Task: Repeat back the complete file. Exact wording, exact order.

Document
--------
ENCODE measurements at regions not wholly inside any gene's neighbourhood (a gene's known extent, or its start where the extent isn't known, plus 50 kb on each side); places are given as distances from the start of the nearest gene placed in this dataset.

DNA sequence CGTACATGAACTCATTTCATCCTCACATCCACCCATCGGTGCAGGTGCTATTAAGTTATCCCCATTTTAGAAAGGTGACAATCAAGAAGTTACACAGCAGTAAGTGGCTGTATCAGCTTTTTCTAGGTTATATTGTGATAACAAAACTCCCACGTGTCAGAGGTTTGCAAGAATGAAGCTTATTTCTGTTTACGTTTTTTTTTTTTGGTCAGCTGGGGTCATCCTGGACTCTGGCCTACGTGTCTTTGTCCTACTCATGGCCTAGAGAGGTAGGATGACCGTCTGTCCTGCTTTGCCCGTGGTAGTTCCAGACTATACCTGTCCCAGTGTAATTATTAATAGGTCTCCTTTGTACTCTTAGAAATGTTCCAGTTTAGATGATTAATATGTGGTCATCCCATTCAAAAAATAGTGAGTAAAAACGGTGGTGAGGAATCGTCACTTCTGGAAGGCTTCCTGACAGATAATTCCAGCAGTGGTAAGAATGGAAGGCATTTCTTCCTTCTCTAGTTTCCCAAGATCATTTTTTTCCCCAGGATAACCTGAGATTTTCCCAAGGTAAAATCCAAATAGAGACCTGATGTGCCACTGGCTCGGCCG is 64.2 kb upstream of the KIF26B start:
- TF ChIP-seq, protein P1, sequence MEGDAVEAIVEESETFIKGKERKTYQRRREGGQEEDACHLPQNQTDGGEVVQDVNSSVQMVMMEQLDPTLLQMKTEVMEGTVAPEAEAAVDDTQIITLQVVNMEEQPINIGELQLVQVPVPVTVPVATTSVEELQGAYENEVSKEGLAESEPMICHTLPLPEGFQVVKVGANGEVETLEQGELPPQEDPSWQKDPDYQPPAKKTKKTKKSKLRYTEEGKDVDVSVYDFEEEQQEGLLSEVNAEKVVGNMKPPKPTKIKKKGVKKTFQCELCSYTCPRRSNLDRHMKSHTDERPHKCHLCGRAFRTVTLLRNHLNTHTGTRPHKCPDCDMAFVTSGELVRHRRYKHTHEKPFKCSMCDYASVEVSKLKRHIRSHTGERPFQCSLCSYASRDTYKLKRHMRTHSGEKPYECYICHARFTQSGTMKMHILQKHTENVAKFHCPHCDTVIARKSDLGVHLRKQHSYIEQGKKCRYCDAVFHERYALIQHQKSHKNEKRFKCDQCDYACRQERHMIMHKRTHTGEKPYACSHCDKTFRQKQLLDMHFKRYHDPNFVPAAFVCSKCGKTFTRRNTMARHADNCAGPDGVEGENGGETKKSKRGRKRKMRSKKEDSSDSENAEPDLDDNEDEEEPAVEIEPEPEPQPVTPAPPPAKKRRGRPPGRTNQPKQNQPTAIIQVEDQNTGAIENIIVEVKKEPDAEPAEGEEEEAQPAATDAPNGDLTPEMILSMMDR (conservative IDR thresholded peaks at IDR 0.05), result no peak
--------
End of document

ENCODE measurements at regions not wholly inside any gene's neighbourhood (a gene's known extent, or its start where the extent isn't known, plus 50 kb on each side); places are given as distances from the start of the nearest gene placed in this dataset.

DNA sequence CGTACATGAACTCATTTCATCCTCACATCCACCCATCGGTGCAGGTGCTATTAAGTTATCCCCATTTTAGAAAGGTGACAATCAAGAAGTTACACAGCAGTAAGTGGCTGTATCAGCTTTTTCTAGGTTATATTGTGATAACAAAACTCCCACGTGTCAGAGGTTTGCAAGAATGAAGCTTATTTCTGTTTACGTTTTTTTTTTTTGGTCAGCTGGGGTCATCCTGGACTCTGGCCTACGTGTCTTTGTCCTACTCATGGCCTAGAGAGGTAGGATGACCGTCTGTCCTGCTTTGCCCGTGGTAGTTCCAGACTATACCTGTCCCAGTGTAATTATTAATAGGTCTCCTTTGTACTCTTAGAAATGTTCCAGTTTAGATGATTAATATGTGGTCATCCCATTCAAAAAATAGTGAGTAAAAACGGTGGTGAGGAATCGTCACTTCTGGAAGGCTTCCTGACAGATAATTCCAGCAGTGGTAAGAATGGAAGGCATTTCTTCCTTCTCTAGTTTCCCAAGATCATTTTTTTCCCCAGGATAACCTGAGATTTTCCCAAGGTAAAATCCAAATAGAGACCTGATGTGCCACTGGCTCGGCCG is 64.2 kb upstream of the KIF26B start:
- TF ChIP-seq, protein P1, sequence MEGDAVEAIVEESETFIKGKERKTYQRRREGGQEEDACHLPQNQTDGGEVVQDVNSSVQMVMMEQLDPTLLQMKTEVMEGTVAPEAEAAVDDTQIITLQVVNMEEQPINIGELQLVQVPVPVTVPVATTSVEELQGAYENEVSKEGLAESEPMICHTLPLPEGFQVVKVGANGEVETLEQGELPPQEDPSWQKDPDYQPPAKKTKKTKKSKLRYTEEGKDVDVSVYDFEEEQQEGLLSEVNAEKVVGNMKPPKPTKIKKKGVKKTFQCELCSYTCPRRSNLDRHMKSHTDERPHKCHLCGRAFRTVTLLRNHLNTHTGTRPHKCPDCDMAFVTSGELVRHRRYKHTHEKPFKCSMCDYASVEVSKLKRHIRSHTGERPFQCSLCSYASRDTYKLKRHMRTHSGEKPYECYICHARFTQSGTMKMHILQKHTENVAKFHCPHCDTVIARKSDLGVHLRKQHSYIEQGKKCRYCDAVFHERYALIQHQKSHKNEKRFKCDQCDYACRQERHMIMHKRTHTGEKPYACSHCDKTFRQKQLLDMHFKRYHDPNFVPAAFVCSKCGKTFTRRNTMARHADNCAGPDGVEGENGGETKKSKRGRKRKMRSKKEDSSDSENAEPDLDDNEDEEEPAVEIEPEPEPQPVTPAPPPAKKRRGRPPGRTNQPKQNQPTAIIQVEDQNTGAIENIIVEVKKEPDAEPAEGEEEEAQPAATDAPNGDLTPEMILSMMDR (conservative IDR thresholded peaks at IDR 0.05), result no peak